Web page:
Section 215 Is Dead, But the National Security State Lives
The NSA and kindred agencies have many more arrows in their quiver than Section 215.
Sen. Rand Paul accomplished something worthwhile when, almost single-handedly, he saw to it that Section 215 of the Patriot Act expired. For that he deserves our heartfelt thanks. But where does the expiration now leave us opponents of indiscriminate government spying on innocent people? Not in such a great place.
Shortly after 215 disappeared, the Senate passed the House's watered-down USA Freedom Act, which perhaps puts some meaningful though modest restrictions on the government's access to our communications data, but about which the civil-liberties community properly has decidedly mixed feelings. With or without the so-called Freedom Act, however, the government's ability to conduct mass surveillance, unrestrained by the "probable cause" standard in the Constitution, lives on. The NSA and kindred agencies have many more arrows in their quiver than Section 215. An appeals court had already ruled that what the government was doing—collecting everyone's "metadata"—exceeded what 215 appeared to permit. Yet the NSA proceeded anyway.
As privacy watchdog Julian Sanchez writes, "While 'Sunset the Patriot Act' makes for an appealing slogan, the fact remains that the vast majority of the Patriot Act is permanent—and includes an array of overlapping authorities that will limit the effect of an expiration."
Shane Harris, writing at the Daily Beast, puts it this way: "The really big winner here is the NSA. Over at its headquarters in Fort Meade, Maryland, intelligence officials are high-fiving, because they know things could have turned out much worse." Harris quotes a "a former senior intelligence official" who said, "What no one wants to say out loud is that this is a big win for the NSA, and a huge nothing burger for the privacy community." Harris adds:
Here's the dirty little secret that many spooks are loath to utter publicly, but have been admitting in private for the past two years: The program, which was exposed in documents leaked by Edward Snowden in 2013, is more trouble than it's worth.
While Sanchez doesn't call the Freedom Act a "win" for the NSA, he told the Daily Beast, "I'd certainly agree it's not a loss for NSA in any meaningful way. Indeed, there are some respects in which a shift to the carrier-centric model [with telecoms not the government holding the metadata] is likely to give them greater flexibility by allowing them to query on data the FISC [Foreign Intelligence Surveillance Court] order doesn't permit them to collect."
Peter Baker and David Sanger of The New York Times write that "in addition to new restrictions on domestic data sweeps, the [Freedom Act] plan would require more transparency and introduce ostensibly independent voices into secret intelligence court proceedings." But then they quote a "recently departed senior intelligence official," who said, "This is hardly major change."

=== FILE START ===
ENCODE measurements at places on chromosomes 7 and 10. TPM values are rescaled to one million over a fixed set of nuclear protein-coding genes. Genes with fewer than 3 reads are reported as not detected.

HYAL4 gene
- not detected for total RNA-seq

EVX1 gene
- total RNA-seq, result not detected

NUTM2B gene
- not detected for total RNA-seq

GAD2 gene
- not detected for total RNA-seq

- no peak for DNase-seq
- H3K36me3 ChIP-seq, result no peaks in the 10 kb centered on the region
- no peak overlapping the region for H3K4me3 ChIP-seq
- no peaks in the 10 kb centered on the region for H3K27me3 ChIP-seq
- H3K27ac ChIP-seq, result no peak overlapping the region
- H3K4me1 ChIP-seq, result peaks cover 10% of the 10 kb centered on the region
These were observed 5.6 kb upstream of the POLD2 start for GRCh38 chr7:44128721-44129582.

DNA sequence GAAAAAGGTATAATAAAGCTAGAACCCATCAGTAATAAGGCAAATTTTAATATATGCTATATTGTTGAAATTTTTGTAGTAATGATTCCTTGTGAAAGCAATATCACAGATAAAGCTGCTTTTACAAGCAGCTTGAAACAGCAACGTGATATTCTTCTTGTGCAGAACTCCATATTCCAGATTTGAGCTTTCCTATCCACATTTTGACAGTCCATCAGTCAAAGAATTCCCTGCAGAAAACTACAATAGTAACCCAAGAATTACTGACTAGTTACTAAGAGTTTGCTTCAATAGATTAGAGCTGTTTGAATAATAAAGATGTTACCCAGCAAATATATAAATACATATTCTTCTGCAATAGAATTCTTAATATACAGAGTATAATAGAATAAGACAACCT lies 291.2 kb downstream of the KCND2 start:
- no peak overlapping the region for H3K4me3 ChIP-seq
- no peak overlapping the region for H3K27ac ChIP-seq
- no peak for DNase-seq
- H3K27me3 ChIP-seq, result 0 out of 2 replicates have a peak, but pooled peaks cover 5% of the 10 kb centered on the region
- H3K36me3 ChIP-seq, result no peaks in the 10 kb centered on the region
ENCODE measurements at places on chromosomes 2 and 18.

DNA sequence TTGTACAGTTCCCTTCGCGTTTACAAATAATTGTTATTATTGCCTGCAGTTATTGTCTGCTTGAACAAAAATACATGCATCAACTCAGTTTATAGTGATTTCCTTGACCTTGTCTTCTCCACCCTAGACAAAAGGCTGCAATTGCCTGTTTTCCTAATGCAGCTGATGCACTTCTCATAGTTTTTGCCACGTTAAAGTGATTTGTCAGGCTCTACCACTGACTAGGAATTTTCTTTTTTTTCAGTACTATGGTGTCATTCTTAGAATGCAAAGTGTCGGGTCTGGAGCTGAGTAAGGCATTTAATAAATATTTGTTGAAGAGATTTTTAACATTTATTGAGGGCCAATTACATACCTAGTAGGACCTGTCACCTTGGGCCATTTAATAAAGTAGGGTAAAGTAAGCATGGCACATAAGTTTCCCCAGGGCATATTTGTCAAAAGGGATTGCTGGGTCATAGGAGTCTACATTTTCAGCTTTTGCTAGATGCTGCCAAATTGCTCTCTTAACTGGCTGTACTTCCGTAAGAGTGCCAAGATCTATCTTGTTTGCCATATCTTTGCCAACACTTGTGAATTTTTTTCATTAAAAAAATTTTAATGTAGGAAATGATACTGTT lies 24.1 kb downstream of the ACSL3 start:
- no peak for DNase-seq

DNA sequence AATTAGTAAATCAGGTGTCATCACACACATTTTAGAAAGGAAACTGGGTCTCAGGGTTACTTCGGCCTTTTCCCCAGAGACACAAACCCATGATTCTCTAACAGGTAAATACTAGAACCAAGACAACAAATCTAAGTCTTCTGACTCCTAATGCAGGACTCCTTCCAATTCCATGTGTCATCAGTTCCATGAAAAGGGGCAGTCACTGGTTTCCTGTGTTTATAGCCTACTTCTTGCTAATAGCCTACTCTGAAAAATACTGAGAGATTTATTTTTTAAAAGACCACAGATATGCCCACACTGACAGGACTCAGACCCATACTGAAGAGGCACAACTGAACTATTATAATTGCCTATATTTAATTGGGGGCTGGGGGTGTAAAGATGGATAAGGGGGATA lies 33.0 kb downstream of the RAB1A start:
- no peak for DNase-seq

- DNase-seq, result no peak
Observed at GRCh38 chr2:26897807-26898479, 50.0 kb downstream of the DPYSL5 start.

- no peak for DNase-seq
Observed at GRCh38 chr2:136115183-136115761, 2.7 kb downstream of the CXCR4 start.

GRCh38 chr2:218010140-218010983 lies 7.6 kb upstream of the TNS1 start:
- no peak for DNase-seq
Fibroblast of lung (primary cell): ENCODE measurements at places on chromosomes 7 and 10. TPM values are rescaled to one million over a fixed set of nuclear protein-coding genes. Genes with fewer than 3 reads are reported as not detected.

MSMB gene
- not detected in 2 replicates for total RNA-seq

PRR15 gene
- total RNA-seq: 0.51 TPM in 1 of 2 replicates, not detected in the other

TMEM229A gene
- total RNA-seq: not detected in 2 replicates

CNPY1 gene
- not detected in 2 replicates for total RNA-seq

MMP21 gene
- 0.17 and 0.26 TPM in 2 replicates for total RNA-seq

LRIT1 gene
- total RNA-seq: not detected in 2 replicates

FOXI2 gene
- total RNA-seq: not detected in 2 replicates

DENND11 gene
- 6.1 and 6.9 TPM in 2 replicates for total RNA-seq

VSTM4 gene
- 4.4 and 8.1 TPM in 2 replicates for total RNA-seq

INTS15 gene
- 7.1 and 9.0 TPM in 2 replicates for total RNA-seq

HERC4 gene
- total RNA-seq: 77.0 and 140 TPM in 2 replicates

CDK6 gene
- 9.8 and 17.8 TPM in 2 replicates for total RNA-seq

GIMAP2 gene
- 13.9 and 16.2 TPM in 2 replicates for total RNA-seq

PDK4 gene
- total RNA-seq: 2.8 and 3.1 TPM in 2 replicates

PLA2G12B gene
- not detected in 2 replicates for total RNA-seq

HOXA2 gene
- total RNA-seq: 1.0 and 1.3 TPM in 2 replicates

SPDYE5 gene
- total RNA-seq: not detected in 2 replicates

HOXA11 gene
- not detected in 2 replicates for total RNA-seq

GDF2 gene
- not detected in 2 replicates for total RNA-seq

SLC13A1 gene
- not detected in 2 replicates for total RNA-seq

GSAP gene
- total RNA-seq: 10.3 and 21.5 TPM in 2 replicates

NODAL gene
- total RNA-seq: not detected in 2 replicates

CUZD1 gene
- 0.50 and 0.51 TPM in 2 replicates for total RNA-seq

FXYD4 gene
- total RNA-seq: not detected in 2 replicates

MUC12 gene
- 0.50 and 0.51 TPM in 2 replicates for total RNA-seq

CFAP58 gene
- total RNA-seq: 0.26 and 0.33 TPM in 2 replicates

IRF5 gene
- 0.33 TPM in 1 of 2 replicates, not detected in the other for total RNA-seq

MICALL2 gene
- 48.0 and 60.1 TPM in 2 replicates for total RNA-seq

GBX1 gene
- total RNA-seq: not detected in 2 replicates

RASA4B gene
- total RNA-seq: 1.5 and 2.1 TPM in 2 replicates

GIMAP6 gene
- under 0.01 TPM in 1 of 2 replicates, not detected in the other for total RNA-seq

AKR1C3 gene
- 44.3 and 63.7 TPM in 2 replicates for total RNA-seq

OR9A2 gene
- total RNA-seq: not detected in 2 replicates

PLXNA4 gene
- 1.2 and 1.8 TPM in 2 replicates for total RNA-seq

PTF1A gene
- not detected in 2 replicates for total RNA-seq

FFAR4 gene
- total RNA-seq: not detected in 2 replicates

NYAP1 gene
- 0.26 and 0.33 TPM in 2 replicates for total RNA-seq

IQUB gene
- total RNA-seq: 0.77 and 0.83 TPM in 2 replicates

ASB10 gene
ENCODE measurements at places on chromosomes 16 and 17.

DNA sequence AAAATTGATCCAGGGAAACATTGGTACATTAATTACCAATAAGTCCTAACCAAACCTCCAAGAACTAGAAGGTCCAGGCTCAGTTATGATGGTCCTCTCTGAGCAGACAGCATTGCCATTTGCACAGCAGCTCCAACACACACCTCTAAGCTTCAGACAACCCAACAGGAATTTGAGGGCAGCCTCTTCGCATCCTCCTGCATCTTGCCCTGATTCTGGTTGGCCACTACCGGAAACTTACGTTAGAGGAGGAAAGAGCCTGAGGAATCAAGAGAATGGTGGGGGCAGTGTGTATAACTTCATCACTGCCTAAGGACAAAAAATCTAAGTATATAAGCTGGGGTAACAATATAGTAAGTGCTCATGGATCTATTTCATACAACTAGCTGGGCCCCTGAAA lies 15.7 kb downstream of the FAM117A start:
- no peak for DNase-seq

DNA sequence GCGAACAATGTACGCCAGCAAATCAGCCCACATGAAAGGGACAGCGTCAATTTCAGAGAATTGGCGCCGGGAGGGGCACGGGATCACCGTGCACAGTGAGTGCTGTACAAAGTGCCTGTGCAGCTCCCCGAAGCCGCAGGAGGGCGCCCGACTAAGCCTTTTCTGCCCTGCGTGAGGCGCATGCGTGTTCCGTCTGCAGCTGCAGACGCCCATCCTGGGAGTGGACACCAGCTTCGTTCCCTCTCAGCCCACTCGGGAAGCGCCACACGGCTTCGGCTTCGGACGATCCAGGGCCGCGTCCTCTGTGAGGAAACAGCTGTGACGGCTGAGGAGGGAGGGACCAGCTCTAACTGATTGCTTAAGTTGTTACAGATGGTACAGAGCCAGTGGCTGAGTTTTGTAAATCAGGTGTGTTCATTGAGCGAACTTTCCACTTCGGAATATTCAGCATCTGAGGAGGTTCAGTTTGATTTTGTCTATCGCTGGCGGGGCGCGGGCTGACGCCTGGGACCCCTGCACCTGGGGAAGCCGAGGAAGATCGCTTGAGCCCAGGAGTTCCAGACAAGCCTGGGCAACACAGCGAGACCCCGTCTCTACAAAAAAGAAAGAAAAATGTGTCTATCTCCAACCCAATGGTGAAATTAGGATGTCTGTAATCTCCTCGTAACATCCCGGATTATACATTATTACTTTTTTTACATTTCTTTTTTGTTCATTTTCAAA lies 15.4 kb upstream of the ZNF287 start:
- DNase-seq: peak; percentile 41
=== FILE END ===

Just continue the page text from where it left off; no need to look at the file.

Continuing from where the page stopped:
So where's the gain for the right of privacy?
Baker and Sanger add:
The legislation would still leave an expansive surveillance apparatus capable of tracking vast quantities of data. Some of the most sweeping programs disclosed by Mr. Snowden, particularly those focused on international communications, would remain unaffected. The N.S.A. could continue efforts to break private encryption systems, and information about Americans could still be swept up if originating overseas.
The more one reads about the "reforms," the more one doubts that anything will change very much. It's enough to make one think that the row in Congress was just a big distraction. But at least bulk collection of phone metadata as we know it will apparently end. As the Electronic Frontier Foundation puts it, "The text of USA Freedom Act is tightening the definition of specific selection term in a way designed to ensure only specific individuals, accounts, and devices qualify as specific selection terms. So the bulk collection of everybody's phone records? As far as we can tell, this should end that." (Emphasis added.) As noted, the program was expensive and it didn't prevent terrorism anyway— needles are tough to find in haystacks—which may be why the NSA is not mourning the loss.
If the state is less able to access our bulk phone data today than it was last week, then that's a good thing. But let's not fool ourselves: the national-security state lives.
This piece originally appeared at Richman's "Free Association" blog.